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College football: Penn State sanctions cast ripples in Utah
This is an archived article that was published on sltrib.com in 2012, and information in the article may be outdated. It is provided only for personal research purposes and may not be reprinted.

When the NCAA hammered down on Penn State on Monday morning with sanctions that will shake the foundations of the football program and university for years to come, millions of Americans were paying attention.

Counted among those millions are administrators at universities across the country, which are taking notes on how to best prevent a similarly ghastly event from taking hold on their campuses.

In Utah, local universities are brushing up and even beefing up their accountability policies to prevent criminal incidents — such as Penn State football coach Jerry Sandusky's molestation of boys — from going unchecked and unreported.

Although every school has such procedures in place, the still-unfolding administrative letdown at Penn State has reminded college officials that it's worth making sure everyone knows the drill.

"This is new territory for a lot of folks," Utah State athletic director Scott Barnes said. "We have all had to refocus on what we can do better to change things. No specific changes have been made, but we are redoubling the focus on how to make sure this sort of thing doesn't happen on our campus."

At the University of Utah, spokeswoman Liz Abel said it's routine for the university to review its accountability policies every year. Under the athletic department guidelines, all employees must report any suspected criminal activities to athletic director Chris Hill.

But since the Penn State scandal broke, the Utes have added another detail to the code: Serious crimes must be reported to the police. Those who don't can be fired.

"We're just trying to stay on the right side of everything," Abel said. "Chris met with us after this stuff broke in the spring, and made sure everyone knew we have to go to the police. He does a really good job of staying on top of it."

Similarly, Barnes says Utah State has made sure its employees are well-aware of the expectation to report any criminal behavior.

"We have to practice integrity and it can't be casual," Barnes said. "We have to work at it every day. This is an unbelievably tragic example of what can occur when a culture goes wrong on a campus."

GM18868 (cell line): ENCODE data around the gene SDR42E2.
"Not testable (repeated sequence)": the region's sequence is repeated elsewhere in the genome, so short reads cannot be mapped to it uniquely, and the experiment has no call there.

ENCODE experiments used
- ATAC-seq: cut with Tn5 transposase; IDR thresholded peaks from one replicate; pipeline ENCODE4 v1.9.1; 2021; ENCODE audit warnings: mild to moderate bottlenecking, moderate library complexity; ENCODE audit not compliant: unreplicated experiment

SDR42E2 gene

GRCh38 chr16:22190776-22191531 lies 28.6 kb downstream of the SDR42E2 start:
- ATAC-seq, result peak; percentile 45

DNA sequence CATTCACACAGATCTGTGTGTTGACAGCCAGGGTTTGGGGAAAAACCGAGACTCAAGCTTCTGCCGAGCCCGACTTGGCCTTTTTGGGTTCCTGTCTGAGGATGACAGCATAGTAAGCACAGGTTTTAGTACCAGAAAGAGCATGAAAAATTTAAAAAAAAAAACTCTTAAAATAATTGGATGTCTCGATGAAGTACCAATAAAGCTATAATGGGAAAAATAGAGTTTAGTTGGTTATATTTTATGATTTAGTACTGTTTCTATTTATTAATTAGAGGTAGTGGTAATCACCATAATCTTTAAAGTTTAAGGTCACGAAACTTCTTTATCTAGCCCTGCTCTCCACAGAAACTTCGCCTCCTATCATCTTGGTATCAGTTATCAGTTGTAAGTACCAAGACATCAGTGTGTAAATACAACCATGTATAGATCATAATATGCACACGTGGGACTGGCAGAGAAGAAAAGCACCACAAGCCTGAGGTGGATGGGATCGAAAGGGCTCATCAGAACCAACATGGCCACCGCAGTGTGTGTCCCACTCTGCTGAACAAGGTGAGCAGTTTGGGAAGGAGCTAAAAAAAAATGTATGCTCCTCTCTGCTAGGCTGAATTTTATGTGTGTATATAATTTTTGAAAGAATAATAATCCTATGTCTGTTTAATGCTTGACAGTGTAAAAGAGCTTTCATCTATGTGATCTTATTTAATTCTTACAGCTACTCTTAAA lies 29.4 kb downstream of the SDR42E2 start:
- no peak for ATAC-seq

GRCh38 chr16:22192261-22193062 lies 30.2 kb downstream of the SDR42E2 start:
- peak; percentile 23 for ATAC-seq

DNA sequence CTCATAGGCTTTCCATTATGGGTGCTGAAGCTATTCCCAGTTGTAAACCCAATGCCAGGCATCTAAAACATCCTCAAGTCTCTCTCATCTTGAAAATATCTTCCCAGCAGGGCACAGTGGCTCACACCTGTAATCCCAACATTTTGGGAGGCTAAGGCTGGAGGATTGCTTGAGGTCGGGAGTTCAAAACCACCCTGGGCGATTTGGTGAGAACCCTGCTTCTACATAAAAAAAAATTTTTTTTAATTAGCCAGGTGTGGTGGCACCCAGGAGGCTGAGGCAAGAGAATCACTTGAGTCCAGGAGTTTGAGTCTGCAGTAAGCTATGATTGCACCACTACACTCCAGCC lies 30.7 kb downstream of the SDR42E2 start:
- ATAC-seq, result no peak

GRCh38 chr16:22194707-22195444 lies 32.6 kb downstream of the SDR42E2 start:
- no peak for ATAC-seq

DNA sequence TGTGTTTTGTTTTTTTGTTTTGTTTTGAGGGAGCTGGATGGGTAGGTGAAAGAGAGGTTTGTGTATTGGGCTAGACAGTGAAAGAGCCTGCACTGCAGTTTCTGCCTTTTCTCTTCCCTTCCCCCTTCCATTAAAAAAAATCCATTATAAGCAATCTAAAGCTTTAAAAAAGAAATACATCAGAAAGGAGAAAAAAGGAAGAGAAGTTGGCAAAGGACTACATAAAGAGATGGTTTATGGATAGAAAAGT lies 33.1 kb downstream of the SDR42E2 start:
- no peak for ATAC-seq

The NCAA sanctions also had a ripple effect in the small yet proud Penn State alumni community in Utah.

Salt Lake City resident Andy Kubic, a varsity letterman for Penn State between 2004 and 2006, said he felt "personally punished" after hearing of all his career wins as a Nittany Lion were vacated.

But Kubic also added that he still felt strong ties to the university where he earned his bachelors and masters degrees, and the football program he believes helped build his character.

"The NCAA cannot take away the fact that we get goose bumps whenever we talk or think about the roar of the crowd in Beaver Stadium," Kubic wrote in an email. "It cannot take away the fact that our eyes well up with tears when we remember what it felt like running out of the tunnel as a player. And it will never take away the pride we feel in our accomplishments. These memories did not die with the removal of a statue or the deletion of a win-loss record."

Val Evans, who runs the Utah chapter of the Penn State Alumni Association, acknowledged it has been a dark time for alums — and that the struggles will likely continue. But she also added Penn State is much more than its sports, and hopefully the university will do even more good in the world.

"So many miles away, Penn State alumni now living in Utah need each other," Evans wrote in an email. "We look forward to Penn State becoming a national leader in helping victims of child sexual assault and promoting awareness across our nation. WE are Penn State."

Jack Wang contributed to this story.

kgoon@sltrib.com tjones@sltrib.com

College sports • Local universities beef up guidelines; alums respond with resilience.
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